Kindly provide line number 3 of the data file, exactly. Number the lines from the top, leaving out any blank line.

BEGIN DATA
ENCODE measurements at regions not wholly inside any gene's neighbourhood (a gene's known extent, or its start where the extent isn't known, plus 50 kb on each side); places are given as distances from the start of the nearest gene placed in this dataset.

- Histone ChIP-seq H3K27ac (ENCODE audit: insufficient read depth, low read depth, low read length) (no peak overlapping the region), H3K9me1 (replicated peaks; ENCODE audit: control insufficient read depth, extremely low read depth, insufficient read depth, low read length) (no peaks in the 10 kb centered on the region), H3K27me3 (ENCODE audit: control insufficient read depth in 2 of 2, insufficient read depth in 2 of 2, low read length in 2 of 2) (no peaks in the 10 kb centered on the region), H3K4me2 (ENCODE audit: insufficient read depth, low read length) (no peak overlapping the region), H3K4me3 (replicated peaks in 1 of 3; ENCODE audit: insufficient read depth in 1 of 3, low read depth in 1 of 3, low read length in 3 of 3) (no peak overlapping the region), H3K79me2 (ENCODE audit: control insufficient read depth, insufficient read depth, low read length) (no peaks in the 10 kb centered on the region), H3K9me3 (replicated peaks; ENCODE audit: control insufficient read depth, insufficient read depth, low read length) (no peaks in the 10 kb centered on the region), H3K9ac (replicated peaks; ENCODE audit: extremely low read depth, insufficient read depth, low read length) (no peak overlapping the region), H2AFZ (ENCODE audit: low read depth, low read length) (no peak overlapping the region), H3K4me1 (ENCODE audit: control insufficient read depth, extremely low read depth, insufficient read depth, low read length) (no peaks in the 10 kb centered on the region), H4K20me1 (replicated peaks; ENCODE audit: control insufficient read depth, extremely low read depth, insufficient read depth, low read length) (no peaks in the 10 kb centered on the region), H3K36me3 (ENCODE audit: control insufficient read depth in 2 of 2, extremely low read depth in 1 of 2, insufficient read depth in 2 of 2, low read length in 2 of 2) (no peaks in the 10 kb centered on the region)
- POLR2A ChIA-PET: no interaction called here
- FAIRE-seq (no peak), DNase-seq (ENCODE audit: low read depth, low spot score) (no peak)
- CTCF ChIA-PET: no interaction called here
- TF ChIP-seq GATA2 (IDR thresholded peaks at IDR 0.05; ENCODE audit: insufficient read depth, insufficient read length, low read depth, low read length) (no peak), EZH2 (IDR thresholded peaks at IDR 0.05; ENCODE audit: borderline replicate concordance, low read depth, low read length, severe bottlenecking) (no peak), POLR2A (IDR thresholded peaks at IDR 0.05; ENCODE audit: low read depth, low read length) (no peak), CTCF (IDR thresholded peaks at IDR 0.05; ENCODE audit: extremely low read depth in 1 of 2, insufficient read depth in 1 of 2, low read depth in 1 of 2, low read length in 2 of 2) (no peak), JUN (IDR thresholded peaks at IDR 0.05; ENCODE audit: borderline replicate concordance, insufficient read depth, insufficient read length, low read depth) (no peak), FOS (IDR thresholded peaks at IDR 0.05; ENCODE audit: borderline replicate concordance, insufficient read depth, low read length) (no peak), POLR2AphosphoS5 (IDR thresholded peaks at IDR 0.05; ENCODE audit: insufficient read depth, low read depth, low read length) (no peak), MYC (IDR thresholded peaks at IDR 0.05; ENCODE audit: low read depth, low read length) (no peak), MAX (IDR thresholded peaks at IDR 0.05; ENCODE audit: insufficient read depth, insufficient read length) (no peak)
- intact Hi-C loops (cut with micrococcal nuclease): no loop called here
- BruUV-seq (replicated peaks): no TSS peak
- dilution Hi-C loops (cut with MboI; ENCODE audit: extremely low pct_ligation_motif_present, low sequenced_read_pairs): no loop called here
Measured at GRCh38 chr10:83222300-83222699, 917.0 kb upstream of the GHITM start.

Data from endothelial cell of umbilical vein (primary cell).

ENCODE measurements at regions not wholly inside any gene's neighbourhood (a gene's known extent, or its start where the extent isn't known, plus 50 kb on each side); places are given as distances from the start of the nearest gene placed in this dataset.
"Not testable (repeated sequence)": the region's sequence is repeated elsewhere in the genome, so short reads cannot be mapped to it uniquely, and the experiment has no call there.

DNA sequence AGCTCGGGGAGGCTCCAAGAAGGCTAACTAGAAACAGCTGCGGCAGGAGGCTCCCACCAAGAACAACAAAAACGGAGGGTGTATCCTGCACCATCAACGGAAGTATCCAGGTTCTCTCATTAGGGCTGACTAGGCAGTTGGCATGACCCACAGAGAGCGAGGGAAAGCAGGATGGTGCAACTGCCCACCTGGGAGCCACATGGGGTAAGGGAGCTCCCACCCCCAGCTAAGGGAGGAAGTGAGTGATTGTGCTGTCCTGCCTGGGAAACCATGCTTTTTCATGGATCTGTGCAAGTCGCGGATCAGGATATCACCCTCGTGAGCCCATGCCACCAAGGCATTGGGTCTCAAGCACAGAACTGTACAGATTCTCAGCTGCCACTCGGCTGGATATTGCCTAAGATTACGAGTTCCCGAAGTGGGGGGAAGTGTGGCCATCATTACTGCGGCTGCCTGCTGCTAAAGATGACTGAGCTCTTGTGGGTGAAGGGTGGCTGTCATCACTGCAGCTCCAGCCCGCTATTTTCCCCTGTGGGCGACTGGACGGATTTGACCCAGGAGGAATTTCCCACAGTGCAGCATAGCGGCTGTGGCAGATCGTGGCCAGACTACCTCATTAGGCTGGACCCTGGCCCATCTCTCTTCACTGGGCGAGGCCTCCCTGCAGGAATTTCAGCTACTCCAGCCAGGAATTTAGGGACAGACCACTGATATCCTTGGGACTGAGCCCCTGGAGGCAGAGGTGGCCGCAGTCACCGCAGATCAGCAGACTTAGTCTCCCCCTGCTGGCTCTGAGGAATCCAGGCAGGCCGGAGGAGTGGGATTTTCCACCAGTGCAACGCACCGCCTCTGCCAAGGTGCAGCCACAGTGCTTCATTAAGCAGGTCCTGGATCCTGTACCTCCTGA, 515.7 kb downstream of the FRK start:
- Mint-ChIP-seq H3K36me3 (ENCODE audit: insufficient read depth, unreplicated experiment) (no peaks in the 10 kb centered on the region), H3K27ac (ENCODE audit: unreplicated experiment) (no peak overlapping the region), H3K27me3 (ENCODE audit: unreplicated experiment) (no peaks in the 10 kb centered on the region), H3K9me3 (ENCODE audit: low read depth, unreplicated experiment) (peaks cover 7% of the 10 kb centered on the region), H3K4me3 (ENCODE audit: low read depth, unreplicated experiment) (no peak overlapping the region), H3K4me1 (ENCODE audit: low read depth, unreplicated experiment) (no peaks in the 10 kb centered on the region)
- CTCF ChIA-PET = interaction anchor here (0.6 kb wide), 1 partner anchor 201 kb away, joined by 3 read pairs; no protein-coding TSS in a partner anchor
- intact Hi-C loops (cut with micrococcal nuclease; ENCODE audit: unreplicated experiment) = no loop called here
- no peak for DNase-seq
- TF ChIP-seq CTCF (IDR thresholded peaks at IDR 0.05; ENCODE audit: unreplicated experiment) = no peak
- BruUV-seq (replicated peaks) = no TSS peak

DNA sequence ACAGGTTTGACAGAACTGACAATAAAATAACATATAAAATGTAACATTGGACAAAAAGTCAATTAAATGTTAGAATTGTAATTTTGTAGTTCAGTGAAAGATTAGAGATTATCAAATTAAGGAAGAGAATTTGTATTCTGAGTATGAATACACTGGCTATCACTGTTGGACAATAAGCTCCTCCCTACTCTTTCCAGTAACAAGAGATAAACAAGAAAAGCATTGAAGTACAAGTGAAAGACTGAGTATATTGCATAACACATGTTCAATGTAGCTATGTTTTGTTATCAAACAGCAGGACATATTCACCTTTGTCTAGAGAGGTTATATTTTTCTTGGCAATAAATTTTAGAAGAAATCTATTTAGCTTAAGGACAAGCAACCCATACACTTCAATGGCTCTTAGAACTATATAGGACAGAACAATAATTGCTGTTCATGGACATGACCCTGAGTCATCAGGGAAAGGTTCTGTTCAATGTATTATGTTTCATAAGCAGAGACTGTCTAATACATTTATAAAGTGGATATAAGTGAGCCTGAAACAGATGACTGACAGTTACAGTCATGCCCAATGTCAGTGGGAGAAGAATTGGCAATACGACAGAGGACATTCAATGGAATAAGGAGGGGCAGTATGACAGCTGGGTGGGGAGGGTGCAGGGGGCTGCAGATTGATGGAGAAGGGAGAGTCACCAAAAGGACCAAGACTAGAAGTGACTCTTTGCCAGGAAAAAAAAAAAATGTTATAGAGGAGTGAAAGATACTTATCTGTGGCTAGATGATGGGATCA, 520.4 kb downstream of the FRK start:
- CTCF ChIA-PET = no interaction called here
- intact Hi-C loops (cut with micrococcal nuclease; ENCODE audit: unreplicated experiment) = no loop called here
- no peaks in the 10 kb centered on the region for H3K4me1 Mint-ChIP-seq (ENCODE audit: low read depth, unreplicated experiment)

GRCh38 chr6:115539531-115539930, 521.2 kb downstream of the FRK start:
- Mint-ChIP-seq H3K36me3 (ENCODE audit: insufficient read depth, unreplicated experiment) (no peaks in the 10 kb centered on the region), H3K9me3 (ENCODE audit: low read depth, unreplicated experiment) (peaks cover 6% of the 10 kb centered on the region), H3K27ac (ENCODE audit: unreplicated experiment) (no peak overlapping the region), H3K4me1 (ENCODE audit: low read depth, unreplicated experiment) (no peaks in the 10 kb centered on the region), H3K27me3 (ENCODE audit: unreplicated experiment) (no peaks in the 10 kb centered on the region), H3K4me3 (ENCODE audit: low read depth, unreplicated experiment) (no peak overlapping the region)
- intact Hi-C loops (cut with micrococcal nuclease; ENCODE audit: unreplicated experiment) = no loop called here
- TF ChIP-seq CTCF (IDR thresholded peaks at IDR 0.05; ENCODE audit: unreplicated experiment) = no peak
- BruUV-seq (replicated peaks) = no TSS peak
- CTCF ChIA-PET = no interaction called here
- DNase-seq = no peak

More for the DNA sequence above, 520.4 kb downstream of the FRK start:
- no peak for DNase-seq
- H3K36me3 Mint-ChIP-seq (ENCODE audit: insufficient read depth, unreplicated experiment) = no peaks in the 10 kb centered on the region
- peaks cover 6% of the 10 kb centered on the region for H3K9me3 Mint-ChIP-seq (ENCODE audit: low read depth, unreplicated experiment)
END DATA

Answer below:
- POLR2A ChIA-PET: no interaction called here